ISSUE: Foreign Policy
The United States has interests all around the globe, because businesses that have been the backbone of American commerce have interests all around the globe. Many of these global pursuits resulted from U.S. policy that made it financially prudent to do business elsewhere. Add to this our dependence on foreign sources to meet our energy needs (again, a result of U.S. policies and restrictions on domestic production).
The fact U.S. business has chosen to exercise the right to move outside the United States is not an acceptable reason to place our military at risk in foreign lands. Unfortunately, maintaining stability in the Middle East is necessary to the stability of domestic energy prices. Where the issue lies is in the method and the motive. When Saddam Hussein invaded Kuwait, the U.S. rushed to the rescue. Our response was swift and sure. We were in and out, and I don’t recall there being much political opposition here at home, or anywhere else.
But foreign policy is more than just war, it’s also trade and diplomacy. It’s everything we do to affect events on every continent and in every nation. Over the last two centuries, U.S. foreign policy has varied greatly from administration to administration. At times we’ve been isolationists and at other times, globalists. This vacillation adds to the instability of many disappointed nations that have counted on us at different times for different things.
Another issue worth noting is our membership in, and support of, a world-governing body known as the United Nations (UN). This organization does not represent the best interests of the U.S.
George Washington cautioned us in his Farewell Address to “steer clear of permanent alliances with any part of the foreign world.” He told us to always take care to remain in a “respective defensive posture.” As for war? I’ll paraphrase George: let’s finish the commitments we’ve already made, and be done with it.
I concur with his assessment on these and other issues. He was definitely the right man for the job of setting the course of a newly formed United States of America. He gave sound advice with regard to both foreign and domestic policy.
The United States must stop meddling in the affairs of other nations, and tend more carefully to her own. This is not to say we don’t extend a helping hand when one is requested, or that we never defend a nation under attack. But what the Father of America said is true, and I’ll paraphrase it again. If we go about the business of liberty, our prosperity will make other nations jealous for our achievements. They’ll make themselves a free people without our interference and, for the most part, without our help.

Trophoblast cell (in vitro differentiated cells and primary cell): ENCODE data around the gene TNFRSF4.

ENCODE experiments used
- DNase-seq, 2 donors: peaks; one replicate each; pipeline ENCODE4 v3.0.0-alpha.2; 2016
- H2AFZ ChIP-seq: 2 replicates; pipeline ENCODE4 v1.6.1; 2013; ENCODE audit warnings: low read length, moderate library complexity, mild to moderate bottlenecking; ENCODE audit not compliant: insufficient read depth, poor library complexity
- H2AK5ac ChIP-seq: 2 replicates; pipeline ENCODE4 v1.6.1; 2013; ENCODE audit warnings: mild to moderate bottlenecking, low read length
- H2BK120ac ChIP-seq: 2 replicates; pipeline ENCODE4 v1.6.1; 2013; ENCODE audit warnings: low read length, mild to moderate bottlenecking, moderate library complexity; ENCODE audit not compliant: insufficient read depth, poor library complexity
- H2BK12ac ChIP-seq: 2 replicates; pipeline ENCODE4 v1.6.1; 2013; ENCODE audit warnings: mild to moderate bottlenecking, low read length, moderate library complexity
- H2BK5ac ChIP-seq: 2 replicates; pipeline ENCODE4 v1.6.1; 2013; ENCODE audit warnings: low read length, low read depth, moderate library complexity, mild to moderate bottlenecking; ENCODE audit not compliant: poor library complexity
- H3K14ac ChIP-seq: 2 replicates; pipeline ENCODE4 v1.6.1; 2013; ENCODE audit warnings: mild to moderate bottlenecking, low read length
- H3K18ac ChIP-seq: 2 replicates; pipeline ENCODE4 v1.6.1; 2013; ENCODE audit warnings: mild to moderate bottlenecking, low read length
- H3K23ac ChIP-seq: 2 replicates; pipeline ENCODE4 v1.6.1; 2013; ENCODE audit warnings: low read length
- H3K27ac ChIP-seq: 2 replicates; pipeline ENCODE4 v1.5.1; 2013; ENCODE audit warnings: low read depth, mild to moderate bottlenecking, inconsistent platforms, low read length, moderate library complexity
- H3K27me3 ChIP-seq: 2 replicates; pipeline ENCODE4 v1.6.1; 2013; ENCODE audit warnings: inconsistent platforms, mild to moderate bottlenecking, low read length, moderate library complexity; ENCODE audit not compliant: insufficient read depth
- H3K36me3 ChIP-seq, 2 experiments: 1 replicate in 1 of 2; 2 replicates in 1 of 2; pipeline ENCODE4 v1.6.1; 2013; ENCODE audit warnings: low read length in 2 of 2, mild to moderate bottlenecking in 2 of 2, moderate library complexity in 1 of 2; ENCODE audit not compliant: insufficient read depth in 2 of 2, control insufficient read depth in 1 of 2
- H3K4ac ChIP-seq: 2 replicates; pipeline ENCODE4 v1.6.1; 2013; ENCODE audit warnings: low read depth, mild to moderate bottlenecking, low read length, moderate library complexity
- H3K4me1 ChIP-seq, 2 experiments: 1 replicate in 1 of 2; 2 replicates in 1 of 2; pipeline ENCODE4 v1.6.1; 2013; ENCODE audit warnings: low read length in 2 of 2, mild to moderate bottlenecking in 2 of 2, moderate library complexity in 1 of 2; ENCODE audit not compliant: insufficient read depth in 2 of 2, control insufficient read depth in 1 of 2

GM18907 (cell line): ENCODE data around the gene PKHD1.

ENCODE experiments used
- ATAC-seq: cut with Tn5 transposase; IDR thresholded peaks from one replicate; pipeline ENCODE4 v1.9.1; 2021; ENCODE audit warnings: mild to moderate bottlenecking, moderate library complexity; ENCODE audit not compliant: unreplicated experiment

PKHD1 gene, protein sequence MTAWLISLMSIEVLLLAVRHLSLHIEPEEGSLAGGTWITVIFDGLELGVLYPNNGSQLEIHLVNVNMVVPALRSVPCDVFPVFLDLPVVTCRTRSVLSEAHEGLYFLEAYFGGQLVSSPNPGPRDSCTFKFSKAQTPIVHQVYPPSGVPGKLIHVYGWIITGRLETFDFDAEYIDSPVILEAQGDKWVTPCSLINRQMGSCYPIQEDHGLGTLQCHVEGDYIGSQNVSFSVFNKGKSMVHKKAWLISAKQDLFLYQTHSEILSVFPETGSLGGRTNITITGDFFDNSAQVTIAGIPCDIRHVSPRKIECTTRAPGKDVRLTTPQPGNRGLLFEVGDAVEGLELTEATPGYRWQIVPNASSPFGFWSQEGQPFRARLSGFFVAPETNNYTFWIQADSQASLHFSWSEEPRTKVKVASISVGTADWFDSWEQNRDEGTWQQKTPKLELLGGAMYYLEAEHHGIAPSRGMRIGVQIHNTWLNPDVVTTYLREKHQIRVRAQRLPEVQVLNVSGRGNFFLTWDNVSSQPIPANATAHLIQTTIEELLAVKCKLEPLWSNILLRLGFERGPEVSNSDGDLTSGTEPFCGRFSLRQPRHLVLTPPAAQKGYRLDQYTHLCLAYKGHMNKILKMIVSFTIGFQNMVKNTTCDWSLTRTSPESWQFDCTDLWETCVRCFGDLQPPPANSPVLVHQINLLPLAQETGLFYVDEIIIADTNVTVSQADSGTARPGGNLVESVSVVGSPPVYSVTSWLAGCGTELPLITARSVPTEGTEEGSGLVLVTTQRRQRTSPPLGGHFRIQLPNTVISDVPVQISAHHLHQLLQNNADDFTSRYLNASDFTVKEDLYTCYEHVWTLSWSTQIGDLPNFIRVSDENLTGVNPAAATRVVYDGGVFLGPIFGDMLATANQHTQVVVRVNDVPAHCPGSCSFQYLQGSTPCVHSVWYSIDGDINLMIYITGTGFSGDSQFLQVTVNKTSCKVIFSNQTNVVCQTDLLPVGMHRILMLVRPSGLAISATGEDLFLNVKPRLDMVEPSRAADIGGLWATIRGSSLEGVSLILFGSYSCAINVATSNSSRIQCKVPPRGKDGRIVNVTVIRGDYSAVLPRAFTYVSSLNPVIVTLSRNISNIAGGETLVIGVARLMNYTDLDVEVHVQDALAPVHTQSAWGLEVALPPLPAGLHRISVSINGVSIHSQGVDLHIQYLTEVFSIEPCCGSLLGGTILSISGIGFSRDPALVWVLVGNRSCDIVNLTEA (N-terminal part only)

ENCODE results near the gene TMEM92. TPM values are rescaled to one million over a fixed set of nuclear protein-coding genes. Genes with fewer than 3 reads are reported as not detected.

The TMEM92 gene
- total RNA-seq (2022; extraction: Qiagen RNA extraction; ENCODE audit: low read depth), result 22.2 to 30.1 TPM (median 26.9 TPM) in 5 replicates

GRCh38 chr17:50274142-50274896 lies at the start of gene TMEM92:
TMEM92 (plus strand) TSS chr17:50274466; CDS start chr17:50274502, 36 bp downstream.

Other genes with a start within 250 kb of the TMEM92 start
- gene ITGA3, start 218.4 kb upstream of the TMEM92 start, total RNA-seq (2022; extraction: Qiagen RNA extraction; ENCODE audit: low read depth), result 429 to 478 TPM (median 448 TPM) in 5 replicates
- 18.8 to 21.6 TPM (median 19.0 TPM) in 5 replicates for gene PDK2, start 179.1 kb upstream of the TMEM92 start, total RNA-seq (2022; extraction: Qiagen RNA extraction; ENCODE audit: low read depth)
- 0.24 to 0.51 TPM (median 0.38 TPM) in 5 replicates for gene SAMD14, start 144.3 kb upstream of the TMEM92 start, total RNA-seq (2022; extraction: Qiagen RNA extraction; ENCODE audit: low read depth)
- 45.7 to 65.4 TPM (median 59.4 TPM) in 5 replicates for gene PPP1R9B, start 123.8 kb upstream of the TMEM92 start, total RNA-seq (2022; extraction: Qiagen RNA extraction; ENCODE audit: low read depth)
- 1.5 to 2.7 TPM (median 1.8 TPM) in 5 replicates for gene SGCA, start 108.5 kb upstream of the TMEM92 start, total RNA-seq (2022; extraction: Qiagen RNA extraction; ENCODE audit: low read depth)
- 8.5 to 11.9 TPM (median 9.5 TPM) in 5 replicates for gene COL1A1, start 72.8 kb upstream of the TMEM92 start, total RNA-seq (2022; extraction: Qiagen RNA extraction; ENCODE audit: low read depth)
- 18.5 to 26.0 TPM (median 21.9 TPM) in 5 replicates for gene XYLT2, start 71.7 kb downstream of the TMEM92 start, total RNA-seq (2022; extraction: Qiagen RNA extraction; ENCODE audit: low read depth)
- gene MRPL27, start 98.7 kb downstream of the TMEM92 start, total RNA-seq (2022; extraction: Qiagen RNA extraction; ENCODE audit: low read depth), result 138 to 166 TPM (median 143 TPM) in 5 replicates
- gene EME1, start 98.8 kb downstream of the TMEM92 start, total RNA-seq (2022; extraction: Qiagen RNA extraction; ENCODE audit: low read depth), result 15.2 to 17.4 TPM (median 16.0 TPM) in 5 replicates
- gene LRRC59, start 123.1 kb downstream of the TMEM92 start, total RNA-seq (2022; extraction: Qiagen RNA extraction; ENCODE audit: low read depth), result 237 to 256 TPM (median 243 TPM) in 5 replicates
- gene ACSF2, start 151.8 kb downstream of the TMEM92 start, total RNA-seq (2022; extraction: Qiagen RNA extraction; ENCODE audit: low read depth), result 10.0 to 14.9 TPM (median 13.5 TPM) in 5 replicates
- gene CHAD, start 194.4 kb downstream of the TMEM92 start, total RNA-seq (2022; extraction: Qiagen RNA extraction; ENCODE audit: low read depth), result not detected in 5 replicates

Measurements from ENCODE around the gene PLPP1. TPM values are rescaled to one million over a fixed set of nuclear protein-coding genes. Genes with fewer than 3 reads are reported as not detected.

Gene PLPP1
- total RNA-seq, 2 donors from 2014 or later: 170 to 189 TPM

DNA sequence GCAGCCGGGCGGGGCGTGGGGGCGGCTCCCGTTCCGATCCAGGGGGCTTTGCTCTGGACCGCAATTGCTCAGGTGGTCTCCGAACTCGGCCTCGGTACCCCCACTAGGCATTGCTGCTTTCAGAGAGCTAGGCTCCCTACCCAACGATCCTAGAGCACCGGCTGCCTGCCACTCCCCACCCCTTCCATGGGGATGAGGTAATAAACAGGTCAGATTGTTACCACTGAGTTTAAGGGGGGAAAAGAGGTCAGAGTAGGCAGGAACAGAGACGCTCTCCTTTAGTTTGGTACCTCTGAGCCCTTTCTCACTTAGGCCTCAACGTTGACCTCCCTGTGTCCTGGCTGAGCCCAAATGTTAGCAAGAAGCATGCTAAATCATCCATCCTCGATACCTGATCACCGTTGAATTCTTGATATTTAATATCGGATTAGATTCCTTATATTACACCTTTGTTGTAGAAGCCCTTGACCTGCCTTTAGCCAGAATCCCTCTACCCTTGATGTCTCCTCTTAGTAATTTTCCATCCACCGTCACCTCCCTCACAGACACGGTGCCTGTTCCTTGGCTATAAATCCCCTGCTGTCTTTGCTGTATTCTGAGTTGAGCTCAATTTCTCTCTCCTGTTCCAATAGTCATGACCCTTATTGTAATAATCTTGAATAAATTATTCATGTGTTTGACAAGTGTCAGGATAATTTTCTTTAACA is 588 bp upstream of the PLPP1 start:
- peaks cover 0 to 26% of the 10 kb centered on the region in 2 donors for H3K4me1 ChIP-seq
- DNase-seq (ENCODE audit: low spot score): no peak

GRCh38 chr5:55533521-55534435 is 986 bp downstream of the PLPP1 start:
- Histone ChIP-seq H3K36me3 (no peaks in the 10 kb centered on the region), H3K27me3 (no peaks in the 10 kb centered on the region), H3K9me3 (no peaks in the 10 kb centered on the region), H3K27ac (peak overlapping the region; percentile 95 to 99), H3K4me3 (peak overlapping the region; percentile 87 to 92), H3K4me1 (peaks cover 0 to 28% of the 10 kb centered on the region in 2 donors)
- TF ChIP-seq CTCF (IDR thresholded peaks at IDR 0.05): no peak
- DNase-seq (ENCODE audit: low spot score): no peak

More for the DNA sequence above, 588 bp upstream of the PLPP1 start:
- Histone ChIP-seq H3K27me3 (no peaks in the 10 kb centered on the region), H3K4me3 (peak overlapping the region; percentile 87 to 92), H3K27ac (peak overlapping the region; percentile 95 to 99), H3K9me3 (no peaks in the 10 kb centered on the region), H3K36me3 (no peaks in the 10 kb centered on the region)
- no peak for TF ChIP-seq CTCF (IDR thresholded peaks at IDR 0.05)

As for remaining in a “respective defensive posture,” we need to make certain those who would do us harm understand our patriotism runs deep. An attack on one U.S. citizen is an attack on all. When foreign nations extend an open hand to us, we’ll shake it. If a fist, we’ll beat them bloody. If all nations knew without a doubt any attack against U.S. interests would be met with a swift and sure response, the people of those nations would police themselves accordingly, just as we do. The yearning of all humanity is to be free and secure. Their jealousy for liberty would compel them to take charge of their own governments, by whatever means, as our Founders did.
If the U.S. were producing her own oil, the stability of the Middle East would be irrelevant to the stability of energy prices here at home. Whatever help Congress voted to give, to whatever nation that formally and officially asked for it, would then be received as bona fide goodwill. It would not be construed as the U.S. “looking for ways to take oil.”
The UN may, at a point in the past, have represented the interest of peace and prosperity. Today it does not. It is hostile to our interests. There is no justification for the support of a body that does not have our best goals at it’s core. UN policy is contrary to our Constitution and we should withdraw membership.